CLEAN-UP PROJECT

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Last week, the State Comptroller released a report that says that the New York City Housing Authority’s 325 projects are riddled with lousy plumbing, bad boilers and leaking roofs.

NYCHA couldn’t agree more.

“We don’t have a quarrel with [State Comptroller H. Carl McCall],” explained Authority spokesperson Hilly Gross. “Our modernization needs are $6 billion or $7 billion. If we’re getting $345 million for modernization, sooner or later–and probably sooner–we aren’t going to be able to keep up. What we’re doing now is a masterful job of triage.”

The report uses internal NYCHA data to document a slew of maintenance problems in some 120,000 units. Plumbing in half the buildings is rated poor or worse, and heat, roofs, and elevators in nearly one-third of the projects earn the same rating.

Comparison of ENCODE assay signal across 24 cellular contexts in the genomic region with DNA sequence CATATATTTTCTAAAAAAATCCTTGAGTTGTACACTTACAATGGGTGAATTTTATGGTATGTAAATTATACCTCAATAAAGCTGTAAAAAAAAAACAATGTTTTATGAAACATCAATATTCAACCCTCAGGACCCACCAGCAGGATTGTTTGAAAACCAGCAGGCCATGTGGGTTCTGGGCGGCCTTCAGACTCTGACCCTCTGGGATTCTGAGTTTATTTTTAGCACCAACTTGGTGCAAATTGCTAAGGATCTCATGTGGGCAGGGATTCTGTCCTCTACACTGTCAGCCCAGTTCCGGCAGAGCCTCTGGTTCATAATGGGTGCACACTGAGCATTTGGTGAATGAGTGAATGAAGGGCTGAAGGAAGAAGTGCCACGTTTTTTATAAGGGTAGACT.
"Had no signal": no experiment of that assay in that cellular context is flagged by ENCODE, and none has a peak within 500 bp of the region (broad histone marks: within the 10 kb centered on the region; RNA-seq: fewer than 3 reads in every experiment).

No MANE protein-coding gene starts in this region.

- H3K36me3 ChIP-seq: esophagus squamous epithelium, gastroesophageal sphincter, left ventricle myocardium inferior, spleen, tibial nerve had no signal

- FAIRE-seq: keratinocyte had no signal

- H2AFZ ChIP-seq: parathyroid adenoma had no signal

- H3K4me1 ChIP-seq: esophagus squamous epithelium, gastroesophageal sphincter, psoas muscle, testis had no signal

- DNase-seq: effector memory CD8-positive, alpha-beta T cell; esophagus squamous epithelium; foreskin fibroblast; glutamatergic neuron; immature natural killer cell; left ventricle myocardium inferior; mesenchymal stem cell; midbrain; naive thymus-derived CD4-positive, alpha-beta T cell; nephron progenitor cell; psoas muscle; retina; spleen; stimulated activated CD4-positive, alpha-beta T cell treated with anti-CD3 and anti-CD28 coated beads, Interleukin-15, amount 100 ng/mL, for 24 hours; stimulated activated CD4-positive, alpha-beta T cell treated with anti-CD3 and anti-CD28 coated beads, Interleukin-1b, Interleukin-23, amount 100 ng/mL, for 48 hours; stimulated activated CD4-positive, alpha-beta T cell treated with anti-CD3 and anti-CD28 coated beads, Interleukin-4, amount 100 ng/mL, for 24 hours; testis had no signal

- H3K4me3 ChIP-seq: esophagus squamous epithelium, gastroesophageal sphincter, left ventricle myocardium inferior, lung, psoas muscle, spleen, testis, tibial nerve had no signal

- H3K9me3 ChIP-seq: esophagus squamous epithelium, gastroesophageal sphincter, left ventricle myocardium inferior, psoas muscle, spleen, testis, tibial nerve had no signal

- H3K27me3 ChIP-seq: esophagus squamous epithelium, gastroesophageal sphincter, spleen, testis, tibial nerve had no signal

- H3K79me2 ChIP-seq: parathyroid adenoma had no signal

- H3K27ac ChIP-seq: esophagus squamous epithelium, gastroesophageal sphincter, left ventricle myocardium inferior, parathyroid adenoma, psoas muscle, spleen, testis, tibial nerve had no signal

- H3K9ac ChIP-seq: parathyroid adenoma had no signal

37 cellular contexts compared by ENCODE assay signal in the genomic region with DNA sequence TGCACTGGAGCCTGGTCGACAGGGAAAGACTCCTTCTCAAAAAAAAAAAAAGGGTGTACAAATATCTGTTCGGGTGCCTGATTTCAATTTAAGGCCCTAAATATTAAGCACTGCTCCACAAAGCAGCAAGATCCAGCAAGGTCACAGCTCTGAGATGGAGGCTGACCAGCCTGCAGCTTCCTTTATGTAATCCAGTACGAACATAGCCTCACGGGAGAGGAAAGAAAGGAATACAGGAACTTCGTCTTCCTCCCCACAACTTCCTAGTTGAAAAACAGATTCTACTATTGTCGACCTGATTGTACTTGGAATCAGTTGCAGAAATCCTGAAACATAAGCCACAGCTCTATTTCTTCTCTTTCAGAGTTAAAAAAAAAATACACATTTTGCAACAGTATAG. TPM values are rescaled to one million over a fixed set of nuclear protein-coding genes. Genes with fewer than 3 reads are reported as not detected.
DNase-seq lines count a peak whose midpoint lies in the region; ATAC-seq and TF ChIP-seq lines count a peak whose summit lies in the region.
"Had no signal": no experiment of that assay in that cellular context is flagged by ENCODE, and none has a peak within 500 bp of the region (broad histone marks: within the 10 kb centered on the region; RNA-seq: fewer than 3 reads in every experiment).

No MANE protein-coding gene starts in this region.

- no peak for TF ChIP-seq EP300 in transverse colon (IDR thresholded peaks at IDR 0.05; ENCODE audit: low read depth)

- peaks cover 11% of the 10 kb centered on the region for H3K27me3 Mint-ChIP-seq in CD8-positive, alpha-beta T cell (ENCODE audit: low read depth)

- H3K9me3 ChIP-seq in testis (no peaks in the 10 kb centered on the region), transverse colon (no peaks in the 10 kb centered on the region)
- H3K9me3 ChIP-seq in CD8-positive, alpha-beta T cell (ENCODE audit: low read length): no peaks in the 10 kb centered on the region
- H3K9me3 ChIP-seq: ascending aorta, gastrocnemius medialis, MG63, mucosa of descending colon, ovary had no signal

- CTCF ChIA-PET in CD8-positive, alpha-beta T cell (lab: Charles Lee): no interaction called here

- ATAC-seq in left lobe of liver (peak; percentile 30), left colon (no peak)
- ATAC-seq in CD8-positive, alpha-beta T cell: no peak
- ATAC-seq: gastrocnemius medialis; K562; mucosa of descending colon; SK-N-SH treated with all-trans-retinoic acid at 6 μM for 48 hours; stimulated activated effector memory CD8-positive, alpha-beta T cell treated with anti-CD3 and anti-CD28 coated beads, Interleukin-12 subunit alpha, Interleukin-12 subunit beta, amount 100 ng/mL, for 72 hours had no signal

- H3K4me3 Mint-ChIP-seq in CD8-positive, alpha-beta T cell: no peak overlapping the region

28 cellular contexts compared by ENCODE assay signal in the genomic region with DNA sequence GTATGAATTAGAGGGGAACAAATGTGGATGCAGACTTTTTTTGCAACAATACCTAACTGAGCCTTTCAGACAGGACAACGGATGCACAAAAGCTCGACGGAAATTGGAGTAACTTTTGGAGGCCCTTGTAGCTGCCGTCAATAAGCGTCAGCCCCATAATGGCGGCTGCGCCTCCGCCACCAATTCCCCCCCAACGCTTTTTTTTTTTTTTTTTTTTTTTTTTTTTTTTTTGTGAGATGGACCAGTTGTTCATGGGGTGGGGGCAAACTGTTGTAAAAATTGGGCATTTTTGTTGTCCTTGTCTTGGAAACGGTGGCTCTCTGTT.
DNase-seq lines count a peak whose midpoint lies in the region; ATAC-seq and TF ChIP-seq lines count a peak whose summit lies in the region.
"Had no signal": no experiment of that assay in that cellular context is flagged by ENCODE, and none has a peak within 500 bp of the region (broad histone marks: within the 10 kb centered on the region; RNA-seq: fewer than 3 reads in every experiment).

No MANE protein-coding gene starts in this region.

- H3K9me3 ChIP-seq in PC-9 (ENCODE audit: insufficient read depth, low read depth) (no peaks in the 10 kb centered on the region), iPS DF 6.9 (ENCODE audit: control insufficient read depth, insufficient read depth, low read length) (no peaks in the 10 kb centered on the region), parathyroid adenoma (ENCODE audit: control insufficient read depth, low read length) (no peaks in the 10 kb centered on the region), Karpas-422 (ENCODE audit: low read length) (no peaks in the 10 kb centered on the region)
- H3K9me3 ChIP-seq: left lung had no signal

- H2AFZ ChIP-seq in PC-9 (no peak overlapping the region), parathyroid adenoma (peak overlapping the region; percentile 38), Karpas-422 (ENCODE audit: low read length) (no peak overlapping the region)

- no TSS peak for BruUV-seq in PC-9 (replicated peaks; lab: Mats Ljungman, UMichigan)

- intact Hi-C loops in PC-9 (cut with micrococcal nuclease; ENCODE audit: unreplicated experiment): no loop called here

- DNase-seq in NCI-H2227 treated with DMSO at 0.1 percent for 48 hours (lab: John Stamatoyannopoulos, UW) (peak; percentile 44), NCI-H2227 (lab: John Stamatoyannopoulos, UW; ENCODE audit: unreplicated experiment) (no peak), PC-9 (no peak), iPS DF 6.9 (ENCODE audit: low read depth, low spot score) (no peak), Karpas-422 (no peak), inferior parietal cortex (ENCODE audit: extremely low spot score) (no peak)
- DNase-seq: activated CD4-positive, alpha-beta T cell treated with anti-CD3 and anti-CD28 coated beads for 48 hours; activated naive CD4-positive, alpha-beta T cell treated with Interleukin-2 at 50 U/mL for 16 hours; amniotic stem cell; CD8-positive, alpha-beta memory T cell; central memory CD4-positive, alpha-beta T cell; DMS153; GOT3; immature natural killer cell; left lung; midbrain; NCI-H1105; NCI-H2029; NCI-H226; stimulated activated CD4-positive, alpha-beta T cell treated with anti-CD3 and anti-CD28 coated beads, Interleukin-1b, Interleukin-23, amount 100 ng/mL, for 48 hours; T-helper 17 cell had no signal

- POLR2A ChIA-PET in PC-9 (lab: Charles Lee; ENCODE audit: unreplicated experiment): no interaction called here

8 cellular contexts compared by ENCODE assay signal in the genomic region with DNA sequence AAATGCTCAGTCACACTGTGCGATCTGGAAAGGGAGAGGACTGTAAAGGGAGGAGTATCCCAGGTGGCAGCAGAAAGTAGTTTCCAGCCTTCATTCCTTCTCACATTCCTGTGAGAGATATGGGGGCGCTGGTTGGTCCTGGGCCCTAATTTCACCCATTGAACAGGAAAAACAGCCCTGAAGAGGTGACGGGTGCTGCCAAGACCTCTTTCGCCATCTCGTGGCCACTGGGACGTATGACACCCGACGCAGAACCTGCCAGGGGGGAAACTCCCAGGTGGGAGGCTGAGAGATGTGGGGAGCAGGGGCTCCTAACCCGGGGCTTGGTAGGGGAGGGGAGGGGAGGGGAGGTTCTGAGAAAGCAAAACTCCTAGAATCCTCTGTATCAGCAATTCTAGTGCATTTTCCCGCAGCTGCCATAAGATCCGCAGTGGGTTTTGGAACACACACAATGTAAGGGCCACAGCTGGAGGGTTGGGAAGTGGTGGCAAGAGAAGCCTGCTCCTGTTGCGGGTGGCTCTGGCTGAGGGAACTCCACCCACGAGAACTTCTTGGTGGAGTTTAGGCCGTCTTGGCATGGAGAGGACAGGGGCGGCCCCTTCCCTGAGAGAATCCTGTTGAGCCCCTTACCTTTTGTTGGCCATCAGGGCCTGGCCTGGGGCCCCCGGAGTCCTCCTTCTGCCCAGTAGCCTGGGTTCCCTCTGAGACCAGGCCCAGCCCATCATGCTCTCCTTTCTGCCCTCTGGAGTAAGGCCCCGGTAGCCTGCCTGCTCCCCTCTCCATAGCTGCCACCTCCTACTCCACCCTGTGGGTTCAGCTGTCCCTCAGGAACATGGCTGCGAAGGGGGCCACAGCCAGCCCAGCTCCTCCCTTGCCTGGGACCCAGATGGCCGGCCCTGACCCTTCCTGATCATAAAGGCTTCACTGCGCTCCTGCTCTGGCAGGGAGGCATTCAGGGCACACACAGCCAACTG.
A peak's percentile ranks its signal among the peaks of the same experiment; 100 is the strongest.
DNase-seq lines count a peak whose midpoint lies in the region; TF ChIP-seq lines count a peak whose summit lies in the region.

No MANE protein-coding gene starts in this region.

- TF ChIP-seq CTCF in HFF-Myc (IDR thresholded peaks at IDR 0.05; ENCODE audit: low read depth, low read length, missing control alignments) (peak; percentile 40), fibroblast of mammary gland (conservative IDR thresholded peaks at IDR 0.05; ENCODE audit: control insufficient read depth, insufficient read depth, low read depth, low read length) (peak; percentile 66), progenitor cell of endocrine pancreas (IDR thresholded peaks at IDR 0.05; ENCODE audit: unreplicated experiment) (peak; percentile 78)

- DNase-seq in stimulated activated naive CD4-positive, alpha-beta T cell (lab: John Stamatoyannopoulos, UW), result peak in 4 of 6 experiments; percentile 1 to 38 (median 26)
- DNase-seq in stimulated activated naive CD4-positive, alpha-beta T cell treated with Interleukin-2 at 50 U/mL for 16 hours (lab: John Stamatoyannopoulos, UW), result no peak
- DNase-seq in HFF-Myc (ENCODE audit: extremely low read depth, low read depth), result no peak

One of the city’s older projects, Brooklyn’s 2,500-unit Red Hook I, is projected to require about $140 million in repairs. Its current budget for capital improvements: About $6.5 million, or less than 5 percent of what it needs.

The report pins responsibility for the dilapidated buildings directly on the feds. NYCHA says that it only gets enough federal money to tackle about 13 percent of its projected capital needs, estimating it would take more than $7 billion to put its projects in good shape.

Adding insult to injury, last week a state Supreme Court judge rejected NYCHA’s demand to get its state funding restored, referring the case to another court. The state used to give the housing authority $30 million each year, but since 1997, it has provided only about $19 million annually. NYCHA sued, charging that the annual budget line was a contract that had been violated. The case is also being heard simultaneously in the court of claims, and the authority hopes to win its appeal there.